Florida Teachers Leaving Profession Over So-Called “Don’t Say Gay” Bill

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Last week, Florida Governor Ron DeSantis signed the Parental Rights in Education Act, which prohibits sexuality education in younger grades and restricts how it is taught in older grades.

The law, which has been mischaracterized as the “Don’t Say Gay” law by opponents, has raised concerns that LGBT teachers would not be allowed to be forthright about their personal lives and identity and NBC News reported last week is causing some to reconsider their profession.

“Nobody would be able to know, which then puts me in the closet, and I’m there seven hours a day, if not more, five days a week. I wouldn’t be able to be who I am,” said elementary school teacher Nicolette Solomon, who plans to quit now that the legislation has been signed.

“And I don’t think I can bear to see the students struggle and want to ask me about these things and then have to deny them that knowledge,” she said. “That’s not who I am as a teacher.”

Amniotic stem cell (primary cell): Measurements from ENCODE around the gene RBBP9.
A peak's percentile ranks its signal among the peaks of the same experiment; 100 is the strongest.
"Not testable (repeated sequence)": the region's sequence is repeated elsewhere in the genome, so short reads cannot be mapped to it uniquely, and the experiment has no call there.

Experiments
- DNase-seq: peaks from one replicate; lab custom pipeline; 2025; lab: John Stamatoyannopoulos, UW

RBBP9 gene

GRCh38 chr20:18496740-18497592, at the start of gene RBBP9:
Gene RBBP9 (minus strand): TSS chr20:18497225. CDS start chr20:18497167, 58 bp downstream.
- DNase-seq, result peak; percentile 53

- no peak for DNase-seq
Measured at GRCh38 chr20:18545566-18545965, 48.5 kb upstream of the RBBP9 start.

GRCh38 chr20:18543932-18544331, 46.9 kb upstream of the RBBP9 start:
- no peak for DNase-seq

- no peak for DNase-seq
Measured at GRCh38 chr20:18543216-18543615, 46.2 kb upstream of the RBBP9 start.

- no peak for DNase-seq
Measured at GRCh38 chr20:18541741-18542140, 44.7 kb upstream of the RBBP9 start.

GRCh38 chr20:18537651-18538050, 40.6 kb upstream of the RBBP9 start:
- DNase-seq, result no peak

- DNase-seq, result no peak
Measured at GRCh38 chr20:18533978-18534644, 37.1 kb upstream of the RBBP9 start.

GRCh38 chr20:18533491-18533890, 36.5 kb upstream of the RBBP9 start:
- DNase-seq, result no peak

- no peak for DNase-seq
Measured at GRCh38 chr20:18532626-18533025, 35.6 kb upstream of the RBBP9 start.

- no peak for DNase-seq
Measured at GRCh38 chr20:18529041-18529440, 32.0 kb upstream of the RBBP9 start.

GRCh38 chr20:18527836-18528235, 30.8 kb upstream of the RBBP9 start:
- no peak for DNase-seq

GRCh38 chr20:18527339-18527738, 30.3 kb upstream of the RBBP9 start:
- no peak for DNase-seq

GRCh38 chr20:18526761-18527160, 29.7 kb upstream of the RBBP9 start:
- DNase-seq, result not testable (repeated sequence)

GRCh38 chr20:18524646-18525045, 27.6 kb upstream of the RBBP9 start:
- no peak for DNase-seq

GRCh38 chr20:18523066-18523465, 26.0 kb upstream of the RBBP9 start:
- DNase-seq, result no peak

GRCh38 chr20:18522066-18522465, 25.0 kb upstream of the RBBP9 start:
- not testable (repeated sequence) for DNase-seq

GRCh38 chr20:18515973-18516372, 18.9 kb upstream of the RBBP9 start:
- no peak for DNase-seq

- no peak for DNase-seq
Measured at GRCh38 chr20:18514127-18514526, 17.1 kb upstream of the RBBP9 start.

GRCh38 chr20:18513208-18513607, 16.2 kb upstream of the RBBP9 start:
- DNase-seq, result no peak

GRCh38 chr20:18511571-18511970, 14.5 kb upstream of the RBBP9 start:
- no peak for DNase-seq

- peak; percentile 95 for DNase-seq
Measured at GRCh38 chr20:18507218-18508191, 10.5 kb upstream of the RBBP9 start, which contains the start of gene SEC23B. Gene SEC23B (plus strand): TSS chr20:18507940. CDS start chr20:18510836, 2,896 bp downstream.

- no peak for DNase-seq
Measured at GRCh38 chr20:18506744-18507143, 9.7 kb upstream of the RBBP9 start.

“I would teach in another state, but I cannot teach in Florida,” she explained. “It’s just so horrible.”

Sixth-grade teacher Robert Thollander also plans to leave after several parents complained that he had discussed his gay marriage with his students.

A lot of trust is given to teachers, and it made it seem like I wasn’t trusted because there’s something wrong with me for being gay,” he said of the incident.

“It makes it seem like being gay is something vile or disturbing or disgusting when it’s described as making children uncomfortable knowing that I’m married to a man. It hurt.”

Thollander now plans to go into real estate; Solomon plans to launch a LGBT family-oriented podcast called “Fly the Coop.”

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